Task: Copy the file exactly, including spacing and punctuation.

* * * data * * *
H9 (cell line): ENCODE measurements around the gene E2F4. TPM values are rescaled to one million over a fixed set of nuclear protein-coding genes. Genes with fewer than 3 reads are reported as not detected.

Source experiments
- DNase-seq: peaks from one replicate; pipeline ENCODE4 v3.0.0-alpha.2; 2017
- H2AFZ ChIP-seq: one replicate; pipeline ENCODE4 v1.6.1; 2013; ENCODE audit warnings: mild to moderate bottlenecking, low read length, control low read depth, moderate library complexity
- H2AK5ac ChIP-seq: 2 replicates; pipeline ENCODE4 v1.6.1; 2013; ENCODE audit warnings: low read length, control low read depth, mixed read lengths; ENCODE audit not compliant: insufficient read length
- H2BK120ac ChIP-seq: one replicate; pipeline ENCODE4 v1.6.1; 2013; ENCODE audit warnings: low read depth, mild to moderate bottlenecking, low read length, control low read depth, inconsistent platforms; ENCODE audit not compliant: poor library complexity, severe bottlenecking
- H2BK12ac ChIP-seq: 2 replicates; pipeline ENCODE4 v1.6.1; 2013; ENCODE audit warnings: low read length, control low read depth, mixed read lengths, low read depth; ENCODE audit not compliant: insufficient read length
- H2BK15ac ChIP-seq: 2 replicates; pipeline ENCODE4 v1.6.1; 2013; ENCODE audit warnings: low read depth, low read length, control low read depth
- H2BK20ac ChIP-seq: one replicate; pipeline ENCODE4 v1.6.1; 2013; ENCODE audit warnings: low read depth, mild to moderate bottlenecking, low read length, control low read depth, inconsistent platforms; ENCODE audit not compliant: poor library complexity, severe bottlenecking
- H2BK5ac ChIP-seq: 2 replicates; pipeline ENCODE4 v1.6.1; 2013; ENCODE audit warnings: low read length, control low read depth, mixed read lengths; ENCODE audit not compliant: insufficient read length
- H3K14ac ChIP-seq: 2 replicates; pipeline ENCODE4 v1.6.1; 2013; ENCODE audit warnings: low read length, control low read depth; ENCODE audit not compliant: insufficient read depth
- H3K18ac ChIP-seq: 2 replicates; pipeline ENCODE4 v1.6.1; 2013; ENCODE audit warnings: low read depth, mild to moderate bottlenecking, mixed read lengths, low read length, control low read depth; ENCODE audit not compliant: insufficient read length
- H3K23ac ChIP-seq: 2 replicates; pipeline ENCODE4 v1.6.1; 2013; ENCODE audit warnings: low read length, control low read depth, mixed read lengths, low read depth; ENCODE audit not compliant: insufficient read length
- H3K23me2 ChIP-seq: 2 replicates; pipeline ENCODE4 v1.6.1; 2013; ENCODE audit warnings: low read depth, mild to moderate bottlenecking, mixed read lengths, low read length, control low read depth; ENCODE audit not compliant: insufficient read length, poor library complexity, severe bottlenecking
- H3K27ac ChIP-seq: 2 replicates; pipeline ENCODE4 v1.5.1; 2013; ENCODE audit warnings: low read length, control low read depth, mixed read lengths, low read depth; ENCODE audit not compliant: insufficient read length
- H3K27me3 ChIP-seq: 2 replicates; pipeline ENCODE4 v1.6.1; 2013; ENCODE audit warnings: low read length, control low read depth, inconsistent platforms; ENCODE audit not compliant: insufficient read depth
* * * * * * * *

H9 (cell line): ENCODE measurements around the gene E2F4. TPM values are rescaled to one million over a fixed set of nuclear protein-coding genes. Genes with fewer than 3 reads are reported as not detected.

Source experiments
- DNase-seq: peaks from one replicate; pipeline ENCODE4 v3.0.0-alpha.2; 2017
- H2AFZ ChIP-seq: one replicate; pipeline ENCODE4 v1.6.1; 2013; ENCODE audit warnings: mild to moderate bottlenecking, low read length, control low read depth, moderate library complexity
- H2AK5ac ChIP-seq: 2 replicates; pipeline ENCODE4 v1.6.1; 2013; ENCODE audit warnings: low read length, control low read depth, mixed read lengths; ENCODE audit not compliant: insufficient read length
- H2BK120ac ChIP-seq: one replicate; pipeline ENCODE4 v1.6.1; 2013; ENCODE audit warnings: low read depth, mild to moderate bottlenecking, low read length, control low read depth, inconsistent platforms; ENCODE audit not compliant: poor library complexity, severe bottlenecking
- H2BK12ac ChIP-seq: 2 replicates; pipeline ENCODE4 v1.6.1; 2013; ENCODE audit warnings: low read length, control low read depth, mixed read lengths, low read depth; ENCODE audit not compliant: insufficient read length
- H2BK15ac ChIP-seq: 2 replicates; pipeline ENCODE4 v1.6.1; 2013; ENCODE audit warnings: low read depth, low read length, control low read depth
- H2BK20ac ChIP-seq: one replicate; pipeline ENCODE4 v1.6.1; 2013; ENCODE audit warnings: low read depth, mild to moderate bottlenecking, low read length, control low read depth, inconsistent platforms; ENCODE audit not compliant: poor library complexity, severe bottlenecking
- H2BK5ac ChIP-seq: 2 replicates; pipeline ENCODE4 v1.6.1; 2013; ENCODE audit warnings: low read length, control low read depth, mixed read lengths; ENCODE audit not compliant: insufficient read length
- H3K14ac ChIP-seq: 2 replicates; pipeline ENCODE4 v1.6.1; 2013; ENCODE audit warnings: low read length, control low read depth; ENCODE audit not compliant: insufficient read depth
- H3K18ac ChIP-seq: 2 replicates; pipeline ENCODE4 v1.6.1; 2013; ENCODE audit warnings: low read depth, mild to moderate bottlenecking, mixed read lengths, low read length, control low read depth; ENCODE audit not compliant: insufficient read length
- H3K23ac ChIP-seq: 2 replicates; pipeline ENCODE4 v1.6.1; 2013; ENCODE audit warnings: low read length, control low read depth, mixed read lengths, low read depth; ENCODE audit not compliant: insufficient read length
- H3K23me2 ChIP-seq: 2 replicates; pipeline ENCODE4 v1.6.1; 2013; ENCODE audit warnings: low read depth, mild to moderate bottlenecking, mixed read lengths, low read length, control low read depth; ENCODE audit not compliant: insufficient read length, poor library complexity, severe bottlenecking
- H3K27ac ChIP-seq: 2 replicates; pipeline ENCODE4 v1.5.1; 2013; ENCODE audit warnings: low read length, control low read depth, mixed read lengths, low read depth; ENCODE audit not compliant: insufficient read length
- H3K27me3 ChIP-seq: 2 replicates; pipeline ENCODE4 v1.6.1; 2013; ENCODE audit warnings: low read length, control low read depth, inconsistent platforms; ENCODE audit not compliant: insufficient read depth